by Sam Robinson
Following on from their December 2013 release Advent to Christmas, Page CXVI are about to release their second (of three) church calendar record, Lent to Maundy Thursday. As the name suggests, the album is a soundtrack to the period of time leading up to Easter.
As you’d expect from a Page album, there are a number of re-worked hymns here. Some are familiar, some aren’t. Some have kept the majority of the original arrangement, some have re-worked melodies almost completely. However, Lent to Maundy Thursday is far from predictable. The band venture into soft rock, rollicking rhythms and of course, stunning harmonies.
The album opens with the wonderful hymn And Can It Be That I Should Gain. At first I was a little thrown by the new arrangement the band have put together, and the absence of the familiar melody – there’s no chest-puffing male/female call and response here – but this song in particular is real a grower. Remembering that this album soundtracks the weeks leading to the cross, this hymn joyously celebrates the astounding, amazing love that is shown to us in Jesus’ death.
Before the Throne of God Above showcases lead singer Latifah Phillips’ wonderful vocals, and some dreamy synth sounds. Were You There? is one of the album’s highlights. Usually such a solemn song (and rightly so), Page CXVI have added a real slinky not-quite-reggae groove, and erased any opportunity of a drawn-out, passionless ‘tremble, tremble, tremmmbllllle’. Not to say this arrangement isn’t stirring, moving it is.
From this point the album moves into lesser-known or original hymns, which is a real difference to most other Page CXVI albums. These tracks include Fast From, Feast On – a hymn written by the band based on a discovered poem – and This Blessed Day. The latter moves into a swelling jam towards the end with an encouragement to adore Jesus.
Latifah Phillips has shared on Twitter that the final track I Love the Lord is her favourite hymn. It speaks of Jesus being our Lord and comfort in times of despair, who takes our griefs away. I recently got to chat with Latifah about this new record, and this is what she said about this particular hymn:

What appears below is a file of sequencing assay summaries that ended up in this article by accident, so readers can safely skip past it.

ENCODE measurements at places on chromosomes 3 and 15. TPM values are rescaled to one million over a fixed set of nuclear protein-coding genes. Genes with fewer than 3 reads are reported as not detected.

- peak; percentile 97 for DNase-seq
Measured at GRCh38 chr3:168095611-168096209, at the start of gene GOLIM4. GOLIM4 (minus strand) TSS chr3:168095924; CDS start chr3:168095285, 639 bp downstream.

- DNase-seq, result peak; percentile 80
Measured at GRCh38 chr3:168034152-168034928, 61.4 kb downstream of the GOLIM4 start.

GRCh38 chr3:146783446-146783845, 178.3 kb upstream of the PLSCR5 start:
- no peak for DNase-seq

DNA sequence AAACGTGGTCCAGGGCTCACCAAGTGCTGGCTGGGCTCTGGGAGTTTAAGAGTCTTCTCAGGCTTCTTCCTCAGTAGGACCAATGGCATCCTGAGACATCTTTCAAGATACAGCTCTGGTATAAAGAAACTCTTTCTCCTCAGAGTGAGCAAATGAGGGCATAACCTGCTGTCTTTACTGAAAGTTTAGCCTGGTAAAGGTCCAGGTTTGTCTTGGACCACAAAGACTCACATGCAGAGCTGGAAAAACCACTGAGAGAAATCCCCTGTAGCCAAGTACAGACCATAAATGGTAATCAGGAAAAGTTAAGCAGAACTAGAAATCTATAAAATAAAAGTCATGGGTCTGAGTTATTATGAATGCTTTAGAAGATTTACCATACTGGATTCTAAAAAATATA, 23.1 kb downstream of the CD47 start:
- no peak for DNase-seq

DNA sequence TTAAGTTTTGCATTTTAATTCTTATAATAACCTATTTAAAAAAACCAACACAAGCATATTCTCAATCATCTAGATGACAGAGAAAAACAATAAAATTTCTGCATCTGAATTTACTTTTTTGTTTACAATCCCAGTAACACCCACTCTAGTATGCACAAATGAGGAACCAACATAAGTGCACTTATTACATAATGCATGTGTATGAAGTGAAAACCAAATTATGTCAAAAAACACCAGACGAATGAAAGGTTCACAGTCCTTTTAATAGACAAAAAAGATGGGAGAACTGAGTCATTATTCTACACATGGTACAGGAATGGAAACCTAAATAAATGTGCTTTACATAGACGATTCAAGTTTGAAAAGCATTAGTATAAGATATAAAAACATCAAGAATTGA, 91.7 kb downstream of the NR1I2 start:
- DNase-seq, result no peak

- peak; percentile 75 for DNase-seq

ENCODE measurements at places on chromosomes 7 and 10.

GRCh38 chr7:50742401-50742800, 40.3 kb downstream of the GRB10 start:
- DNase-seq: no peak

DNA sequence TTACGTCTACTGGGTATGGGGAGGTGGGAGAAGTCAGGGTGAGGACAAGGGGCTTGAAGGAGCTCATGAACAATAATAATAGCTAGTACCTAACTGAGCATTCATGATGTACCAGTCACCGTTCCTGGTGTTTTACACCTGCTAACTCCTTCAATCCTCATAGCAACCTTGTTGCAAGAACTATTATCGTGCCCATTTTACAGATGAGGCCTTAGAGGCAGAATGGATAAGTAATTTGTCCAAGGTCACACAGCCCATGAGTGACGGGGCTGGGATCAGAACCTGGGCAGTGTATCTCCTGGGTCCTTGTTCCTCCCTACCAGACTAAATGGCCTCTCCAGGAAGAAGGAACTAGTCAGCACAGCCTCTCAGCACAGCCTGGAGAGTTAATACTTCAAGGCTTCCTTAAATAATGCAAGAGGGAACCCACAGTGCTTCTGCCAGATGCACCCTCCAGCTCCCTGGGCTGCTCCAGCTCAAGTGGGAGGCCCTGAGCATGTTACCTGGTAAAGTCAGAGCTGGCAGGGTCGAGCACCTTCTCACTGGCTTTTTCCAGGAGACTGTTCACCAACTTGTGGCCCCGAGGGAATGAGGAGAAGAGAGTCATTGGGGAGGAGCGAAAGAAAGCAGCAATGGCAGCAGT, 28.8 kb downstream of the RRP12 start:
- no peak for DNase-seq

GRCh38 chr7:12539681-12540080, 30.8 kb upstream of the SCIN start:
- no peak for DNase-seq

“It’s one of my favourite discovered hymns. I didn’t know it until I found it. At the community we were part of a couple of years ago, the way they celebrated Maundy Thursday is they would encourage everyone in the church to go to dinner, or have people in their homes – eight to ten people. And they would go round the table and talk about what they love about God, and what they love about Christ, and remembering Christ. Things he’s done in their lives, and we shared. Sharing this meal together, y’know?
So I had to think hard about what am I really thankful for, specifically when I’m remembering Christ and how he’s ministered to me specifically. So when I found this song, I Love the Lord, it’s an original melody – he hacked up the hymn I found, of course, and put it back together a different way. But the chorus is: ‘I love the Lord / He chased my griefs away. Despair no more / and use this breath to pray’. […] I’m really thankful – that idea of despair no more: sometimes it’s easy for me to get lost in despair. And what is despair? It’s grief with no hope! It’s hopelessness. And Christ is hope! He gave us the Holy Spirit – all these things that we can have to cling to to have a hope and trust in him. So that line is reminding me: don’t despair. And instead of despairing, why don’t you spend some time talking to God about it? And he does chase your griefs away in that eventually he will right every wrong. I don’t want to diminish anybody’s pain or reality – suffering is real and our world is broken – and those are hard realities to deal with. But it’s comforting to me to know that ultimately he will right every wrong and make things what they should be again, even if I don’t see it in my lifetime. And that is what I am most thankful for. So the song – the words alone I love but I just love the melody too. We used beautiful strings, we had these great string players that came in and just added everything. It’s just lovely. So it’s my favourite song on the record and I can’t wait for people to have it. And I hope it encourages them. That’s the intention behind the song, that those of us who maybe are having a hard time, understand God’s goodness in the midst of pain and suffering that hopefully this song will be a reminder to continue to have hope and not to despair.”
Read my full interview with Latifah Phillips about Lent to Maundy Thursday here.
This album is a wonderful reflection on a time of year when many stop to consider what Jesus has done. I believe it’s a step up from Advent to Christmas, and I’m looking forward to seeing what Good Friday to Easter holds when it is released mid-April. I’m giving this three-and-a-half out of five stars.